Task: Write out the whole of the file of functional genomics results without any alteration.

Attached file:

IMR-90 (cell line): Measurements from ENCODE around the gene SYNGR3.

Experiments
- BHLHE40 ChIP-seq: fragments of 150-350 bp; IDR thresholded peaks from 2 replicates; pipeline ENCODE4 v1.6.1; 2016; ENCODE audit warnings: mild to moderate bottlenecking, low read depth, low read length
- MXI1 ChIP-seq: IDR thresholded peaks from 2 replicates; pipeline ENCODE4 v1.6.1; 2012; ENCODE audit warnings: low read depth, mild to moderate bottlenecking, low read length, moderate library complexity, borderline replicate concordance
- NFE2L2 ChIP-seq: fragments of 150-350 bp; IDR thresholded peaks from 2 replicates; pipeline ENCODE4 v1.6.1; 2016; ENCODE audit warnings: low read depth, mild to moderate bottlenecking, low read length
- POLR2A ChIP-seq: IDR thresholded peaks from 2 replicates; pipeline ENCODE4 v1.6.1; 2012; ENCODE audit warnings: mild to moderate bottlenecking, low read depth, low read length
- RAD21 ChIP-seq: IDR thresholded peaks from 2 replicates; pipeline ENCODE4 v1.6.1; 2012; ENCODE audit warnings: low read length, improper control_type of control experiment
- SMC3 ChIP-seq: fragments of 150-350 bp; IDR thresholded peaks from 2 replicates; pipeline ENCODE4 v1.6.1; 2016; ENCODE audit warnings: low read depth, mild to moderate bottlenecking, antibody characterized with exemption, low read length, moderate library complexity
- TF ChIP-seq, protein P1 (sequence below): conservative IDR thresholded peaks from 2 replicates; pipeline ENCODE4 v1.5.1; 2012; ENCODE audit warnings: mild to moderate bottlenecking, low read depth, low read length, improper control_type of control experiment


IMR-90 (cell line): Measurements from ENCODE around the gene SYNGR3.

Experiments
- BHLHE40 ChIP-seq: fragments of 150-350 bp; IDR thresholded peaks from 2 replicates; pipeline ENCODE4 v1.6.1; 2016; ENCODE audit warnings: mild to moderate bottlenecking, low read depth, low read length
- MXI1 ChIP-seq: IDR thresholded peaks from 2 replicates; pipeline ENCODE4 v1.6.1; 2012; ENCODE audit warnings: low read depth, mild to moderate bottlenecking, low read length, moderate library complexity, borderline replicate concordance
- NFE2L2 ChIP-seq: fragments of 150-350 bp; IDR thresholded peaks from 2 replicates; pipeline ENCODE4 v1.6.1; 2016; ENCODE audit warnings: low read depth, mild to moderate bottlenecking, low read length
- POLR2A ChIP-seq: IDR thresholded peaks from 2 replicates; pipeline ENCODE4 v1.6.1; 2012; ENCODE audit warnings: mild to moderate bottlenecking, low read depth, low read length
- RAD21 ChIP-seq: IDR thresholded peaks from 2 replicates; pipeline ENCODE4 v1.6.1; 2012; ENCODE audit warnings: low read length, improper control_type of control experiment
- SMC3 ChIP-seq: fragments of 150-350 bp; IDR thresholded peaks from 2 replicates; pipeline ENCODE4 v1.6.1; 2016; ENCODE audit warnings: low read depth, mild to moderate bottlenecking, antibody characterized with exemption, low read length, moderate library complexity
- TF ChIP-seq, protein P1 (sequence below): conservative IDR thresholded peaks from 2 replicates; pipeline ENCODE4 v1.5.1; 2012; ENCODE audit warnings: mild to moderate bottlenecking, low read depth, low read length, improper control_type of control experiment